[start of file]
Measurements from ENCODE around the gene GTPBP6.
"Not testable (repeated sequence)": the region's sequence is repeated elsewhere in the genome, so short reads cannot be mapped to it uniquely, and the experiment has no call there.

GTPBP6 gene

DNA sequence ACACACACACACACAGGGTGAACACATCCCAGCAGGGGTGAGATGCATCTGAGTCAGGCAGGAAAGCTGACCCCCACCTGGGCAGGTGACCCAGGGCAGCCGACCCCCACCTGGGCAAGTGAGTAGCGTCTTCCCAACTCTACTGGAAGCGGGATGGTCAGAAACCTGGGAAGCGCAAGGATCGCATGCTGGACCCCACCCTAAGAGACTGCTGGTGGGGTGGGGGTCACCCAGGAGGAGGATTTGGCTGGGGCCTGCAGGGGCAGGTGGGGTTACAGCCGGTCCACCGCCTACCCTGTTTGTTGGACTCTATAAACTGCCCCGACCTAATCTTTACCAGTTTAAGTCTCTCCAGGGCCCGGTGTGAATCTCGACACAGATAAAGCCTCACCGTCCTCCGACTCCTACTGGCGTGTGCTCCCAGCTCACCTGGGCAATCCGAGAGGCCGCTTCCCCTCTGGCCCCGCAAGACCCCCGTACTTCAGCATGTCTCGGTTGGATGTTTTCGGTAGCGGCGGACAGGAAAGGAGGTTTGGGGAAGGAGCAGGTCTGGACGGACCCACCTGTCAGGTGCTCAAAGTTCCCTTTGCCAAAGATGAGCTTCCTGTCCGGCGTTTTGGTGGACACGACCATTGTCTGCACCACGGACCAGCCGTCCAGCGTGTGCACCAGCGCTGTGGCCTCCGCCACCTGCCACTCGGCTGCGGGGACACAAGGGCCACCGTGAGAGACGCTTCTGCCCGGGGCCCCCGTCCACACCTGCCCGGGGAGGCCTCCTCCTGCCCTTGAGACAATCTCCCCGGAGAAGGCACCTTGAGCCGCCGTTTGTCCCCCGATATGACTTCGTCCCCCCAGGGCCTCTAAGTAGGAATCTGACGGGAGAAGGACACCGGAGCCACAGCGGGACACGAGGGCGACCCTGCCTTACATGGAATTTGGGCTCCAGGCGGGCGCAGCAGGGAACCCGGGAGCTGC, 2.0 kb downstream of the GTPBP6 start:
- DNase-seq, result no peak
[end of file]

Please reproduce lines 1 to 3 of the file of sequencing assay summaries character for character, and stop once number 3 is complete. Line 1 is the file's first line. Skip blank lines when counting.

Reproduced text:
Measurements from ENCODE around the gene GTPBP6.
"Not testable (repeated sequence)": the region's sequence is repeated elsewhere in the genome, so short reads cannot be mapped to it uniquely, and the experiment has no call there.

GTPBP6 gene